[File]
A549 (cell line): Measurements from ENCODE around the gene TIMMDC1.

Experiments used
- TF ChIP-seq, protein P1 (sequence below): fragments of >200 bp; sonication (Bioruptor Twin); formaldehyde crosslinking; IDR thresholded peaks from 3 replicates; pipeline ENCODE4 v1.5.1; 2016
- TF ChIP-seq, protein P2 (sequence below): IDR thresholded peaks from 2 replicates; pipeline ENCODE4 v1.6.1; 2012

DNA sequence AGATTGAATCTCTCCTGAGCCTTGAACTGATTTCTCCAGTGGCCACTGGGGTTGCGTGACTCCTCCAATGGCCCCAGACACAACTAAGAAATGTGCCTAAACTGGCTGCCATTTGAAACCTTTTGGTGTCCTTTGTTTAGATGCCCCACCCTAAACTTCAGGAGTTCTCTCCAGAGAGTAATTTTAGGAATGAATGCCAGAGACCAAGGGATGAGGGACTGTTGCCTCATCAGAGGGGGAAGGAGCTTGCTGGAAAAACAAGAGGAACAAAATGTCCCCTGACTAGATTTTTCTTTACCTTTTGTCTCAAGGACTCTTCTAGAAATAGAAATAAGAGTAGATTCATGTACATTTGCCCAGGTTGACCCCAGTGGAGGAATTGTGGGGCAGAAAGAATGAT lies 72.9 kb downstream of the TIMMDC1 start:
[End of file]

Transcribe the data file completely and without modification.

A549 (cell line): Measurements from ENCODE around the gene TIMMDC1.

Experiments used
- TF ChIP-seq, protein P1 (sequence below): fragments of >200 bp; sonication (Bioruptor Twin); formaldehyde crosslinking; IDR thresholded peaks from 3 replicates; pipeline ENCODE4 v1.5.1; 2016
- TF ChIP-seq, protein P2 (sequence below): IDR thresholded peaks from 2 replicates; pipeline ENCODE4 v1.6.1; 2012

DNA sequence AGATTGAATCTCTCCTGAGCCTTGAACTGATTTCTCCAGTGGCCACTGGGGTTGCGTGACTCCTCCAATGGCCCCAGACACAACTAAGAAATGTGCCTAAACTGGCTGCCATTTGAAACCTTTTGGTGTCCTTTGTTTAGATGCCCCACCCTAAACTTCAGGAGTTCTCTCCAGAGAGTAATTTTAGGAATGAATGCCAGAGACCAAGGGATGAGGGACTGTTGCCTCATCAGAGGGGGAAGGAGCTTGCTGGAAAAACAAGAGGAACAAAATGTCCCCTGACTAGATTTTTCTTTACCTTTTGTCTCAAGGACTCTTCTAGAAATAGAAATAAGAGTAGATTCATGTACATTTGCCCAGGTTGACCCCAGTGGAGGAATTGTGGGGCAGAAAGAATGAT lies 72.9 kb downstream of the TIMMDC1 start: